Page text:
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The years, months, weeks, days, hours…just keep piling up and our old friend / foe Time can sneak up and get you sometimes. Lately, it’s felt as if I am finally coming out of shock and I look at the calendar in disbelief. Though I say that every year now, it becomes harshly more true with each passing year. The pain of losing, and coming to terms with life without, Noah is too much to bear all at once. So it comes in cycles and waves; a little at a time. I cling to loved ones in alternating phases of hiding myself away.

Three years ago today, we were struggling to get and keep Noah on life support. Memories of those days in the hospital PICU are blurry and though I try not to dwell on them for too long, it’s more difficult this time of year. It’s difficult and painful to reflect on that time, but I feel like it’s a way of honoring that final phase of his life, much like taking care of Mom during the final weeks of hospice care. Each touch, interaction, spoken and unspoken word is a final and desperate attempt to convey your love for them as they reach the final milestone.

handsI remember the sterile smell of Noah’s hospital room. His limp hand in mine. Opening his closed eyes so I could see and remember how green they were. Trying to ignore the thick, red tube going from his heart to the ECMO machine that did the work of his organs while they struggled to heal. Laying next to him in the bed and wrapping his arm around me. Taking mental pictures of every tiny nuance of his body: the freckle on his left hand that was similar to mine, the one on his ankle, the swirl of his belly button, ears, head, hair, sweet but swollen face…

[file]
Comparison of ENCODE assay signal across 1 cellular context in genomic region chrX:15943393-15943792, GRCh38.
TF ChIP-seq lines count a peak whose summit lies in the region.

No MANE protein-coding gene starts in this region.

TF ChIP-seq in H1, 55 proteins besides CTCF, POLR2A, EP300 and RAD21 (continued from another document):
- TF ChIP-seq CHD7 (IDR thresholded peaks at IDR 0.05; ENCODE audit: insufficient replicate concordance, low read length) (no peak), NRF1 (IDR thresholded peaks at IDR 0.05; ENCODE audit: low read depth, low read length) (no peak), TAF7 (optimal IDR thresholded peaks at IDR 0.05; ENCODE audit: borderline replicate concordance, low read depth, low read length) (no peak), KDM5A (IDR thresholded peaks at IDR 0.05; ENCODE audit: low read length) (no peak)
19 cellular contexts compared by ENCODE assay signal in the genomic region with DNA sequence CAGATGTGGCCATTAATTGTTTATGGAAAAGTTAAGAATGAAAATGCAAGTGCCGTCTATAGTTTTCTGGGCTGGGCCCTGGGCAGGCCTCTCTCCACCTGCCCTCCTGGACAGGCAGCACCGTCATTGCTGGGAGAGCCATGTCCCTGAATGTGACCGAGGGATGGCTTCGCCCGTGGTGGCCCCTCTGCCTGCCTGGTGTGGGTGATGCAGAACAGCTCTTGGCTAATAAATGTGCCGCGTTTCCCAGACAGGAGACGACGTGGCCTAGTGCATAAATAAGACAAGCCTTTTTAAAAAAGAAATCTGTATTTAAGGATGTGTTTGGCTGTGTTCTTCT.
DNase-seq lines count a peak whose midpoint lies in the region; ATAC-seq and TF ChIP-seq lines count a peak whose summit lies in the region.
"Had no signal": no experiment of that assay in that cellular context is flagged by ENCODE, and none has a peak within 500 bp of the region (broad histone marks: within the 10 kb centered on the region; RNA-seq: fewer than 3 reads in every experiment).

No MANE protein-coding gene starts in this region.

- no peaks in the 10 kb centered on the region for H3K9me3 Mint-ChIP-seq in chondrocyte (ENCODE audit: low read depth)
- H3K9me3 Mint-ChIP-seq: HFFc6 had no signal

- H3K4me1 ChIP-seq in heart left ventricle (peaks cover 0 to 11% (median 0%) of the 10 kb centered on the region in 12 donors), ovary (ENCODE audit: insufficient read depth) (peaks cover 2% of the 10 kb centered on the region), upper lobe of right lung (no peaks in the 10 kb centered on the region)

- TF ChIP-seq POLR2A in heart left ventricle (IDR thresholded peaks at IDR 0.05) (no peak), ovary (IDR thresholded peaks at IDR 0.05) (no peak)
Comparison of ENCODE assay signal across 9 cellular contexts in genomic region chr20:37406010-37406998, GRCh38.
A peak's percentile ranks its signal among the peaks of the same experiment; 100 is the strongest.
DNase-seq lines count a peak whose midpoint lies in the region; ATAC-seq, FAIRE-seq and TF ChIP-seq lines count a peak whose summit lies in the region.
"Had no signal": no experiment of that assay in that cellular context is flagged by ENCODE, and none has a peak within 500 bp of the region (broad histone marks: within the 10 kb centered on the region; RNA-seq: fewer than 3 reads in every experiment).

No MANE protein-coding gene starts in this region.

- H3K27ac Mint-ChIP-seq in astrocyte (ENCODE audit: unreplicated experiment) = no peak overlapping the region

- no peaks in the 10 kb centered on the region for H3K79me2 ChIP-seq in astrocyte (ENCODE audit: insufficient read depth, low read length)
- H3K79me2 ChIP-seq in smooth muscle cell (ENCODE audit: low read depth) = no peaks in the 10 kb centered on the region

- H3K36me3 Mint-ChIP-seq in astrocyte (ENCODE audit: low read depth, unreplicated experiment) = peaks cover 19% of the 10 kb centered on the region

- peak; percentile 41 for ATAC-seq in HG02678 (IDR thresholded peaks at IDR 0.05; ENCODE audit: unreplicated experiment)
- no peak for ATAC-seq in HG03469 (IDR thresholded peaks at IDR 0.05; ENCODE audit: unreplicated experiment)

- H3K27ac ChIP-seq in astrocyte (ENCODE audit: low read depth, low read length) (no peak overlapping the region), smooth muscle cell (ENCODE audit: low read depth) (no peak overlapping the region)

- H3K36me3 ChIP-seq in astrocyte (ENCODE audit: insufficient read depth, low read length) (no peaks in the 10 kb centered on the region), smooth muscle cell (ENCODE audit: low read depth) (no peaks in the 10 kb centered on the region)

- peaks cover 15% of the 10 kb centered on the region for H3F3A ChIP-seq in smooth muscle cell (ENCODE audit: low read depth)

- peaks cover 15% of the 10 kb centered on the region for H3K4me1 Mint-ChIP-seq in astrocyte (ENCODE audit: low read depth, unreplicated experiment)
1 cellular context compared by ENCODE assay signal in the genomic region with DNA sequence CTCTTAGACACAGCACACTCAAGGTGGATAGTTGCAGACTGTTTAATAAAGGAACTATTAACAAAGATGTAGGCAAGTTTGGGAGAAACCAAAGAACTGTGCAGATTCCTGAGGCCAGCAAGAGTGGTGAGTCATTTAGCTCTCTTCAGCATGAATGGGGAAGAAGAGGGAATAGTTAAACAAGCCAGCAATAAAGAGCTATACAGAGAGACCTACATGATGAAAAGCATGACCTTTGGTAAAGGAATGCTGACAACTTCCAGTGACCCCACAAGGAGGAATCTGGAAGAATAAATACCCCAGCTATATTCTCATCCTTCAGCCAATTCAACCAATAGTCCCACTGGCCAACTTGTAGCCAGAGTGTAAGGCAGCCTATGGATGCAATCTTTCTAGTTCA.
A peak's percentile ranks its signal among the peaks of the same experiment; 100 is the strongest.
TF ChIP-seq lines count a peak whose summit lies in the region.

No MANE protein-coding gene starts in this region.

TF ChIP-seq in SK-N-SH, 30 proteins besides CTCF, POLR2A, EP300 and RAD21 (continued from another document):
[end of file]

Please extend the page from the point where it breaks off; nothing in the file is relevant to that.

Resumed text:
I remember giving him a sponge bath, the way I had seen done for Mom in her final weeks. I even had someone bring in his “itchy stuff”: ointment for his eczema. “Maybe he’s itchy,” I thought, “and he can’t tell us.” I went through the whole bath / ointment ritual with him one last time, imagining his predictable responses while carrying on our usual bath-time dialogue. I didn’t care what the nurses or other visitors must have thought: is she crazy? has she totally lost it? I didn’t care what anyone thought. Noah was what mattered and, loud and clear, I heard him in my heart.

I had to be re-assuring and positive when I thought he could hear me nearby. Breakdowns were for the waiting room or outside when I wanted to be alone.

I remember spending the 4th of July in his bed with him watching the fireworks outside his hospital window. Having had the first confirmation of brain death, I knew he probably couldn’t hear me describing them to him, but I couldn’t let go of being his mom just yet. I needed to experience one last special, exciting, fun moment with him and try not to think about all that had happened and what the next few days would bring. I just wanted to tell him about the beautiful pops of orange, purple, blue and all of the shimmering colors as they splashed across the sky, so that he wouldn’t miss them…pretend that there might be something normal about what was happening if only for a few seconds in time.

I know that I can’t re-live or change the past. It’s excruciatingly difficult to look forward when the goals and plans of the past have crumbled around you, taking some of the closest of your loved ones with them. What happened cannot be changed, as awful and unfair as that is. I have no choice but to do my best and try to go forward.

Most children strive towards their parents’ pride and approval: doing well in school, working hard, behaving and doing as they’re told. My goal is to hurry up and do what I’m meant to do in this life so I can finally be greeted by my son, running into my arms as he says, “Good job Mommy!” while my mother looks on with pride.

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